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One Reporter's Opinion: Gay Marriage for Courts, Not Bush

Friday, 27 February 2004 12:00 AM

It is this reporter's opinion that George W. Bush and the Svengali in the White House, Karl Rove, must be vying for the Houdini award. You remember Houdini, master of deception and distraction. Suddenly, in the midst of a political campaign, President Bush seeks a constitutional ban on same-sex marriage. Now, there's a distraction for you!

The president calls for a constitutional amendment to define marriage as a union between a man and a woman, thrusting the gay-marriage issue squarely into the presidential campaign.

And, for the moment, same-sex marriage takes center stage overshadowing the battle against terrorism, the unfinished business in Afghanistan and Iraq, a bloodbath in Haiti, looming troubles in Iran, and the continuing confrontations between Israel and the Palestinians.

Four years ago President Bush favored the state's approach to the issue of gay marriage. Now, as Election Day approaches, he reverses his position and calls for an amendment to the Constitution.

Professor Cass R. Sunstein of the University of Chicago says, "Almost all serious matters of national concern have been handled through ordinary processes, not through constitutional change." The professor concludes, "Bush has proposed a reckless departure from our deepest traditions."

As Bush's popularity in the polls steadily falls, he's taken us on a journey to Mars, then his ill-fated workers plan (which is, in fact, amnesty), his proposal to bring illegals into the U.S. for three years with a possible renewal granting them an additional three years (and their families and the many offspring they're likely to produce - readymade citizens during that six-year period) ... meanwhile shipping our manufacturing base overseas, hemorrhaging of our technology, and approval by a member of the Bush administration that all of this benefits our nation. The result: We at home are losing thousands of jobs.

It's clear - we're being distracted from our problems by the president's proposal for a gay-marriage amendment.

My friends, this does not belong in the political arena. Let the courts decide. It is a religious issue that does not belong on the political agenda.

But the Bush administration realizes that it appeals to Bush's core backers - the religious right - and they see it as an opportunity to pick up those core voters. What possible excuse is there for government intervention in gay marriage other than that?

This is no time to tamper with our Constitution. To place such an amendment - a gay-marriage amendment - alongside the 15th, which gave the right of citizens to vote, setting aside race, color or condition of servitude; or the 19th, giving women the right to vote, that you should not be denied that right because of your sex, is simply unbelievable!

That we should drive this wedge into our political campaign is unconscionable. This alongside amendments to abolish slavery and to ensure women the right to vote? Perhaps all this is a tempest in a teapot.

Having stirred up this hornet's nest with his proposal for an amendment banning gay marriage, the president can step aside and have no role in such a process. In fact, it usually takes an average of 10 to 12 years to pass an amendment.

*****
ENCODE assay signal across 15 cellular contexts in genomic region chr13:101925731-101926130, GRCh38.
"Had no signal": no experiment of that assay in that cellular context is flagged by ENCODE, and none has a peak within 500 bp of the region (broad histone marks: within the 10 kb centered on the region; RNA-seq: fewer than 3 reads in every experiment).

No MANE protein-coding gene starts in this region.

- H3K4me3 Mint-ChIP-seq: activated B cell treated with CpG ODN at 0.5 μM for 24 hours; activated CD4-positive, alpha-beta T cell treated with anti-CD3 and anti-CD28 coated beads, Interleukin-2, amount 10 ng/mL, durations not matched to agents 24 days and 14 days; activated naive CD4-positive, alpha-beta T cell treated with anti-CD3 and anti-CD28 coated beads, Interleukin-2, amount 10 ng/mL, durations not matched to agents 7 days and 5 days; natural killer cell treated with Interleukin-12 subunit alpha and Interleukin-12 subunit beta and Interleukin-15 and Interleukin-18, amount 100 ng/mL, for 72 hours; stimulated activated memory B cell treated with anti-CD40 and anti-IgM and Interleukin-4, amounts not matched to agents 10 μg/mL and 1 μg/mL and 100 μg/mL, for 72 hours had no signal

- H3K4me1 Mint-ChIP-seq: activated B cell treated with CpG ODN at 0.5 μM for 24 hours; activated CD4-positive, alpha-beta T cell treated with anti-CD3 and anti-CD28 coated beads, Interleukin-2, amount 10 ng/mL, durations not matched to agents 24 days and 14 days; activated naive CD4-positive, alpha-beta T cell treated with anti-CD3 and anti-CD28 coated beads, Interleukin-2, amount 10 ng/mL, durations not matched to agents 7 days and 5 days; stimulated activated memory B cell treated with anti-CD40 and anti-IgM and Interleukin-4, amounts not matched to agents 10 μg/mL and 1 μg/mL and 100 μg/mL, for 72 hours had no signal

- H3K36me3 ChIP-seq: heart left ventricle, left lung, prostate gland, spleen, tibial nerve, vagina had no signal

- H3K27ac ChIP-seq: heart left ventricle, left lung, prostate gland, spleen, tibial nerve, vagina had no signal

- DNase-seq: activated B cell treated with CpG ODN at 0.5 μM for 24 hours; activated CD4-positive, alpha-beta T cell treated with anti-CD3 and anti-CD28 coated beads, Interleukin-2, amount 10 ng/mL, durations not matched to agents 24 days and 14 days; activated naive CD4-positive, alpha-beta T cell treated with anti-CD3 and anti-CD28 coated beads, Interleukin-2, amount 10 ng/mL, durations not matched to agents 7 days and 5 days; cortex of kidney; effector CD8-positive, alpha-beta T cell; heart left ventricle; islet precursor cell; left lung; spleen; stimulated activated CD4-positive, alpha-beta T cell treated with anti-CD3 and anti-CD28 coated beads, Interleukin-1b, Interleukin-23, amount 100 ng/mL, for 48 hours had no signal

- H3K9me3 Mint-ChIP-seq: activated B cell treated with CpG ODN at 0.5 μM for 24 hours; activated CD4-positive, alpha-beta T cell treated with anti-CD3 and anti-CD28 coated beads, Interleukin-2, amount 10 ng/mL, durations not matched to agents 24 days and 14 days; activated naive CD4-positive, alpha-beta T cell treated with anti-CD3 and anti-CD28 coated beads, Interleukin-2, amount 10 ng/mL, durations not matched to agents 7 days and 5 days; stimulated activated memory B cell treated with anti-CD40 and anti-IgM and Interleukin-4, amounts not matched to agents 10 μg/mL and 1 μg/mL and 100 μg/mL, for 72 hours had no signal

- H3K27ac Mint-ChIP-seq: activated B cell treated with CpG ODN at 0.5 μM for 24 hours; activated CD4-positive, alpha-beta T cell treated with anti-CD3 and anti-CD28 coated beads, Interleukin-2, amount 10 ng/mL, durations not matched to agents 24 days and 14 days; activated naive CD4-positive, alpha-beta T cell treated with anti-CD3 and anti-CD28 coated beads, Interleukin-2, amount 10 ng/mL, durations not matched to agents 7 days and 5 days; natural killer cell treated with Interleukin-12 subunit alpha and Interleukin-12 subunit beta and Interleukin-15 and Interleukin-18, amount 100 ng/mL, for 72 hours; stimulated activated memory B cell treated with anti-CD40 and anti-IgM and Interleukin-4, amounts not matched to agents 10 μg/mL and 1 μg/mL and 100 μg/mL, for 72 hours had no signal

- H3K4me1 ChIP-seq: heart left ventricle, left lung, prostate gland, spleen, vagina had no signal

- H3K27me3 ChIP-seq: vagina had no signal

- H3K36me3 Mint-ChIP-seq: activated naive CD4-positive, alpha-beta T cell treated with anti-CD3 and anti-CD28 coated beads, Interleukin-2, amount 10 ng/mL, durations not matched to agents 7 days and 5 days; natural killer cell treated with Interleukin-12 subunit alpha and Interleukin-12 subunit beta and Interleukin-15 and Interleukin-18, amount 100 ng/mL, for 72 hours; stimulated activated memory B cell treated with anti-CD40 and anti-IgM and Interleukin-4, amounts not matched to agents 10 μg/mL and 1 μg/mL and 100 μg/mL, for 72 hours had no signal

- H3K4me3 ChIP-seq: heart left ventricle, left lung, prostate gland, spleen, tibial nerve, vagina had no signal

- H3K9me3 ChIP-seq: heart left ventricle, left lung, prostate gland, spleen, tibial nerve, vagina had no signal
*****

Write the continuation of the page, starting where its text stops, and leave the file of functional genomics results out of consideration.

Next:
Here's how it works: The House and Senate each must approve the bill by a two-thirds majority, then send it to the states, requiring approval by three-quarters for passage. There have been 27 amendments, and the 27th took 203 years for passage and that had to do with compensation for the Senate and Congress!

This reporter can only conclude that the current flap is an election year wedge in which Bush, well aware of his dipping popularity, is diverting attention from the administration's record on jobs, health care, education and the environment; and, as this is being written, Federal Reserve Chairman Alan Greenspan is warning that we are facing dire problems with Social Security. Meanwhile we ship our manufacturing base and technology and jobs overseas as a thousand uninvited illegals pour across our borders each and every 24-hour period.

We are in grave danger of becoming a country of three classes:

As Ronald Brownstein, a national political correspondent for the Los Angeles Times, puts it, "What we are facing is the tendency of each party to appeal to core supporters in a nation sharply polarized along bipartisan lines with their agendas and messages more at their political base than at swing voters."

We don't need a religious war that could split our nation, while at the same time ignoring the critical problems on which the future of our nation depends. Let the states and the courts handle the problem of same-sex marriage and take it off our political agenda.

* * * * * *

The legendary George Putnam is 89 years young and a veteran of 69 years as a reporter, broadcaster and commentator ... and is still going strong.


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It is this reporter's opinion that George W. Bush and the Svengali in the White House, Karl Rove, must be vying for the Houdini award.You remember Houdini, master of deception and distraction.Suddenly, in the midst of a political campaign, President Bush seeks a...
Friday, 27 February 2004 12:00 AM
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